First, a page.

A gun control bill drafted in the wake of the Parkland shooting has passed Florida’s Republican-controlled Senate.
The Miami Herald reports that the bill appropriates $400 million for “school safety” programs and would raise the minimum age to buy guns from 18 to 21. It also bans bump stocks like those used in last year’s Vegas shooting, and expands the three-day waiting period, which is currently in place for people buying handguns, to include rifles and shotguns. (The weapon used in the Parkland shooting, an AR-15, is a semi-automatic rifle.)
It wasn’t a total victory for gun control supporters, however. A compromise struck by legislators exempted teachers from a controversial $67 million “school marshal” program, but will allow anyone else on campus who isn’t in a classroom full-time—including librarians, the New York Times points out—to carry a gun on campus if their school district opts into the program.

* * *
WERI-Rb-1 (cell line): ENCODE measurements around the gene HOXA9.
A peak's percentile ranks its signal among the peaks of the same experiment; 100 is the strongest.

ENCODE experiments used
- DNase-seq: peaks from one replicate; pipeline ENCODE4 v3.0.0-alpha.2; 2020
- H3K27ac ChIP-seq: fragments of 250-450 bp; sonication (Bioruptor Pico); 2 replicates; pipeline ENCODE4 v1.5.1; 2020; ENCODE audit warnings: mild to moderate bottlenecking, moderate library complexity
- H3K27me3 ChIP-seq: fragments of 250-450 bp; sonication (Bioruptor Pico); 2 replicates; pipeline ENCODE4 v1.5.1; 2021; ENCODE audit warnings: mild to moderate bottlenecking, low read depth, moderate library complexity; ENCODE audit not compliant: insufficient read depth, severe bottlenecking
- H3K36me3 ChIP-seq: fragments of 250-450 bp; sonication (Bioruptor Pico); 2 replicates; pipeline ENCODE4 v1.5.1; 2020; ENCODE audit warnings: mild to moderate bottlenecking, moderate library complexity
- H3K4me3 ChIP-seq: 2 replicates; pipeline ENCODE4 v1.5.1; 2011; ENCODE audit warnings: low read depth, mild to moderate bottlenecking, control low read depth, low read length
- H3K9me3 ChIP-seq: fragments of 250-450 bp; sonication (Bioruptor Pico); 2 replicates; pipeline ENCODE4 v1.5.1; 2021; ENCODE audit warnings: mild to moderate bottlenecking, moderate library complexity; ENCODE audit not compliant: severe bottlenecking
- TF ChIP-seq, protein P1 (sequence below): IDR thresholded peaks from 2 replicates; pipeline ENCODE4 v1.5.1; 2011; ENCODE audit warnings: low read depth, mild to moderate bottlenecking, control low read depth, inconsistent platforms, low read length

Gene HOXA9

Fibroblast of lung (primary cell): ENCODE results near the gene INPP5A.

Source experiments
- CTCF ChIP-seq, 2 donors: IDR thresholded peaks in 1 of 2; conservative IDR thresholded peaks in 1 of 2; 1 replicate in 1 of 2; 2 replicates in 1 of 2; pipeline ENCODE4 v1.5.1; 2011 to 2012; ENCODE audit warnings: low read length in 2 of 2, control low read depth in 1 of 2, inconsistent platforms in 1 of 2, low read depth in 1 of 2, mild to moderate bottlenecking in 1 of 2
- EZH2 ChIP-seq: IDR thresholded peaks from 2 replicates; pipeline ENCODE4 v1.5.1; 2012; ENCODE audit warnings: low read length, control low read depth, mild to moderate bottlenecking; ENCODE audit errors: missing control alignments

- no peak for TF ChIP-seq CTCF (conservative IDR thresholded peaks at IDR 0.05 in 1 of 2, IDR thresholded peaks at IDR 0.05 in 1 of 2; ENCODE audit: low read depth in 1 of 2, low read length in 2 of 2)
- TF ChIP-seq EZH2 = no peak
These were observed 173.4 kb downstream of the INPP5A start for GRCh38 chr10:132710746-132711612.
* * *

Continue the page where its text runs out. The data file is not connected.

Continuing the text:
In addition, an amendment to ban all assault weapons was defeated 20–17. Parkland students and activists tweeted their responses to the news:
Five Republicans voted against the proposal. Three Democrats, including Broward County Sens. Lauren Book and Kevin Rader, voted for it. “My community was rocked. My school children were murdered in their classrooms,” Book said. “This is the first step in saying never again.”
The bill now moves to the Florida House for consideration. The Herald reports that leaders in the House, which is also controlled by Republicans, are looking to pass a bill by Friday, which is when the current legislative session ends.
To recap: A movement started by a group of high school students, who witnessed the murder of 17 friends and classmates just weeks ago, is very close to moving the needle on gun control in a Southern state where conservatives control every lever of government. It’s a rare bit of good news in 2018, and yet another reminder that tireless organizing and a little bit of political will can go a long way.